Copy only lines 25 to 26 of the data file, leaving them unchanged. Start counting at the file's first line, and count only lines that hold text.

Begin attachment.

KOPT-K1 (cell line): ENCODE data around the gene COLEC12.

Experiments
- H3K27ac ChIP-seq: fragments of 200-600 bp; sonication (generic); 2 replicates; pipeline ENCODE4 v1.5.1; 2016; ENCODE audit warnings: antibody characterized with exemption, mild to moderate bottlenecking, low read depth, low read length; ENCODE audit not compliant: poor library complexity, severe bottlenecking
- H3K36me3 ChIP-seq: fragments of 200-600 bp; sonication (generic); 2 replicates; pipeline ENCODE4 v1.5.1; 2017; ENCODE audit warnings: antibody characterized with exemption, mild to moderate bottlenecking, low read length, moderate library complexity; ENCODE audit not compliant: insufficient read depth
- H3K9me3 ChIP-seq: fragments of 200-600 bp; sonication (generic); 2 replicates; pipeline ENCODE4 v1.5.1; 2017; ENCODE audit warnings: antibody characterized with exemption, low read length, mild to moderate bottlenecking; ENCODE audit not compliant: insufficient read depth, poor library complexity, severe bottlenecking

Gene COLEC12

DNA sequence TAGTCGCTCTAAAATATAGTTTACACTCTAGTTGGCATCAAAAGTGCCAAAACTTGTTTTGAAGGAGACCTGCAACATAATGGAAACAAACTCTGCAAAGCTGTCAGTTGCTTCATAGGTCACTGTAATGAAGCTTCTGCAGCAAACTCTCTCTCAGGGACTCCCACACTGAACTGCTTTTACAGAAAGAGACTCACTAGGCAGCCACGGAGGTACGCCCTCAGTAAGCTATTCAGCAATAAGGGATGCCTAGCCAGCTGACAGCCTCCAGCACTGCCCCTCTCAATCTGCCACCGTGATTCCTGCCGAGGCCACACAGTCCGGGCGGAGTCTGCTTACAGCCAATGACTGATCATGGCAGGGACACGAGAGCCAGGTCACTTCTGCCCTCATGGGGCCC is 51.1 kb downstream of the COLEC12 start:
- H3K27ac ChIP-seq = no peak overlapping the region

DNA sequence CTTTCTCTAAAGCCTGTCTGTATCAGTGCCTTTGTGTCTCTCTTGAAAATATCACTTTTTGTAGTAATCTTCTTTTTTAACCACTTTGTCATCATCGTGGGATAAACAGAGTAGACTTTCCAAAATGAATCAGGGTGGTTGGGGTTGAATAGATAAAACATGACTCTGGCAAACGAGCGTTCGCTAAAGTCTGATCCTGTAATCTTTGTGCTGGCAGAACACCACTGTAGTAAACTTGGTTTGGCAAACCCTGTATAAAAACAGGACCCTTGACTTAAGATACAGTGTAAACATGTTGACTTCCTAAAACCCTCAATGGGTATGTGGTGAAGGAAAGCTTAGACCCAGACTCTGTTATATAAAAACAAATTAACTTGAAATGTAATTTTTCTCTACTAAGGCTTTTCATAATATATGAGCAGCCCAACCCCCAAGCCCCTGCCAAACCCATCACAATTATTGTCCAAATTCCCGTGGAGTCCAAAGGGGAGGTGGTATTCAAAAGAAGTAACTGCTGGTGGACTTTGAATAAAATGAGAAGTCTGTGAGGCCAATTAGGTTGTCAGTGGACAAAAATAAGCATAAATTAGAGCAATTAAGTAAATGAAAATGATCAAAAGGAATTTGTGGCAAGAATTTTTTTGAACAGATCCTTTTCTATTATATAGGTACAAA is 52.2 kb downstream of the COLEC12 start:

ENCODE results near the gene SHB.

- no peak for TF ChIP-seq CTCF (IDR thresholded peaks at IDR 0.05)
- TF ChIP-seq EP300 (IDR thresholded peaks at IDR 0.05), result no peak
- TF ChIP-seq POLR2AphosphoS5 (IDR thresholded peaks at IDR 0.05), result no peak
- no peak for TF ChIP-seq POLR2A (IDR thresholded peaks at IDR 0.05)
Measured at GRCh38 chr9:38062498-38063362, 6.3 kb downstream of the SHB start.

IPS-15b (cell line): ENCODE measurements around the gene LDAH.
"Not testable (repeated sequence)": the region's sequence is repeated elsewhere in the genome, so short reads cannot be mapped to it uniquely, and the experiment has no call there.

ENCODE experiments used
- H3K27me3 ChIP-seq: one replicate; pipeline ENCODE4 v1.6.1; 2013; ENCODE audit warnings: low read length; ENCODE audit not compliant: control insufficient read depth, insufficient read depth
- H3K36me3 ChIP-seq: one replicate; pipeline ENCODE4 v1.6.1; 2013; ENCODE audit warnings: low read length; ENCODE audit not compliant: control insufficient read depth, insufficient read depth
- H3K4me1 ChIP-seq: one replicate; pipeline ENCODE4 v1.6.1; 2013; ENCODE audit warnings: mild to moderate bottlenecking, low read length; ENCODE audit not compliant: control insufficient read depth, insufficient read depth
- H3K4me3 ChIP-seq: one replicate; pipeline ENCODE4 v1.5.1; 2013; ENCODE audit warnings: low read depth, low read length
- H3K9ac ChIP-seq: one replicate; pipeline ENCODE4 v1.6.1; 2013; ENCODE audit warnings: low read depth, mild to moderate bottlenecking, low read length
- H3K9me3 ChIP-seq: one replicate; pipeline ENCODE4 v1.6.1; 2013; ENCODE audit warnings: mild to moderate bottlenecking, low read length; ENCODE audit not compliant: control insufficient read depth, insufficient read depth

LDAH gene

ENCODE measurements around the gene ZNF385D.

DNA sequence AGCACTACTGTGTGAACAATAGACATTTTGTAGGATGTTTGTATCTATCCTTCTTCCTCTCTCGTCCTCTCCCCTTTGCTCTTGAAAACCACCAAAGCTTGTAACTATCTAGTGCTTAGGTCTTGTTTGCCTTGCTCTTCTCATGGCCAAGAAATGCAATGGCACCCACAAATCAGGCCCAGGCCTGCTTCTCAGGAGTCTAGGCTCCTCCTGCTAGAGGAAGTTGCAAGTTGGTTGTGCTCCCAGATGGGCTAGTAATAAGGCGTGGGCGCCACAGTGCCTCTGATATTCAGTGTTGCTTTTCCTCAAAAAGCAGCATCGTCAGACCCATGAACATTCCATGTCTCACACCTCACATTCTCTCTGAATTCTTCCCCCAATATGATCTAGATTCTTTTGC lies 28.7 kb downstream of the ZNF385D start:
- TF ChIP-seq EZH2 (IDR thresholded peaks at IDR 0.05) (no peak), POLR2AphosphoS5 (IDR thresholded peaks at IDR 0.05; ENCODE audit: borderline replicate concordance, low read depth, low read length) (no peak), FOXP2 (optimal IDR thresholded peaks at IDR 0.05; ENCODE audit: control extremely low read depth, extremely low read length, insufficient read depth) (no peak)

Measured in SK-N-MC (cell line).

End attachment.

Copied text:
LDAH gene

ENCODE measurements around the gene ZNF385D.